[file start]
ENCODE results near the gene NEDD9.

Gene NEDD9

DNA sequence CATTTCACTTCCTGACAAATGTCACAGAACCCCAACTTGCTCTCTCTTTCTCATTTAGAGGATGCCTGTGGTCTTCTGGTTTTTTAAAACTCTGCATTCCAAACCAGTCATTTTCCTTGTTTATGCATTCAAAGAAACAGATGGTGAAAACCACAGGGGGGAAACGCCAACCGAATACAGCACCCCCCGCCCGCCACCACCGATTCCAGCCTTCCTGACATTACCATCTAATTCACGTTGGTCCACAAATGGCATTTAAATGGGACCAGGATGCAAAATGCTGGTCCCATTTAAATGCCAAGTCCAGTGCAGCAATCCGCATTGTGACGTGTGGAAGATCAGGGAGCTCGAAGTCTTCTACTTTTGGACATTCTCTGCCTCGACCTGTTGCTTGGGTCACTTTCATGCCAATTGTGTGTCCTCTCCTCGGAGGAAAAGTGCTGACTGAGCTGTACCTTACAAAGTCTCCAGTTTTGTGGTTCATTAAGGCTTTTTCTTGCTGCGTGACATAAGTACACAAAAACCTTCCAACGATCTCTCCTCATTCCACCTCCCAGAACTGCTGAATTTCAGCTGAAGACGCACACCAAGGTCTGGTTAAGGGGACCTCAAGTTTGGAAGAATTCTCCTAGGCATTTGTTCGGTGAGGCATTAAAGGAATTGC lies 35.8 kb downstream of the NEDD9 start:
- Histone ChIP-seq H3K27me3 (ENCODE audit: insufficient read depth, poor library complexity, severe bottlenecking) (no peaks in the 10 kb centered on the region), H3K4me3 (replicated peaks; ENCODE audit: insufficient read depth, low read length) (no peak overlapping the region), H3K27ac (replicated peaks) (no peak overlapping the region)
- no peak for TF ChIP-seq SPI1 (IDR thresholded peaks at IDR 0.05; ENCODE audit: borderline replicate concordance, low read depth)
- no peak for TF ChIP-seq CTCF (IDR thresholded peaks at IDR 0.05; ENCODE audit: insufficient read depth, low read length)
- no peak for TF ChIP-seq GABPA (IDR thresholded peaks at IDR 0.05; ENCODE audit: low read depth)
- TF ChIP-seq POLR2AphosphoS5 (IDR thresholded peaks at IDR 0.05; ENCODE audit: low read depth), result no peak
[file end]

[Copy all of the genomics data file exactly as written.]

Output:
ENCODE results near the gene NEDD9.

Gene NEDD9

DNA sequence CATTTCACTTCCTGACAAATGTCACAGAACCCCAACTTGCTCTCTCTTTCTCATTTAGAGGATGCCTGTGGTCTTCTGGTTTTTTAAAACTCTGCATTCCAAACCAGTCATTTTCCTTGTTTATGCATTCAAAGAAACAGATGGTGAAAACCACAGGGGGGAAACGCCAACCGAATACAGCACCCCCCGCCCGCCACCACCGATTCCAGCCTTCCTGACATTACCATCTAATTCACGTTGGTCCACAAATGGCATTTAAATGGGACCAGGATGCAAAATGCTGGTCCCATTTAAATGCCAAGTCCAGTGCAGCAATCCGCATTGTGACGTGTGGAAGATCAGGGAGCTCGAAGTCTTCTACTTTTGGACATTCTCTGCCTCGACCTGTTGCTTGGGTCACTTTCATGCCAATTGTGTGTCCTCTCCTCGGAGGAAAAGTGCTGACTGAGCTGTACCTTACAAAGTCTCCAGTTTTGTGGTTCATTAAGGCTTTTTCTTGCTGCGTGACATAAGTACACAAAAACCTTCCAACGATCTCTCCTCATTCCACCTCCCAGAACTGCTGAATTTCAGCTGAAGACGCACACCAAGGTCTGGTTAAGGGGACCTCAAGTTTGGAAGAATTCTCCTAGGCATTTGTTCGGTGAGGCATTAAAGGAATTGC lies 35.8 kb downstream of the NEDD9 start:
- Histone ChIP-seq H3K27me3 (ENCODE audit: insufficient read depth, poor library complexity, severe bottlenecking) (no peaks in the 10 kb centered on the region), H3K4me3 (replicated peaks; ENCODE audit: insufficient read depth, low read length) (no peak overlapping the region), H3K27ac (replicated peaks) (no peak overlapping the region)
- no peak for TF ChIP-seq SPI1 (IDR thresholded peaks at IDR 0.05; ENCODE audit: borderline replicate concordance, low read depth)
- no peak for TF ChIP-seq CTCF (IDR thresholded peaks at IDR 0.05; ENCODE audit: insufficient read depth, low read length)
- no peak for TF ChIP-seq GABPA (IDR thresholded peaks at IDR 0.05; ENCODE audit: low read depth)
- TF ChIP-seq POLR2AphosphoS5 (IDR thresholded peaks at IDR 0.05; ENCODE audit: low read depth), result no peak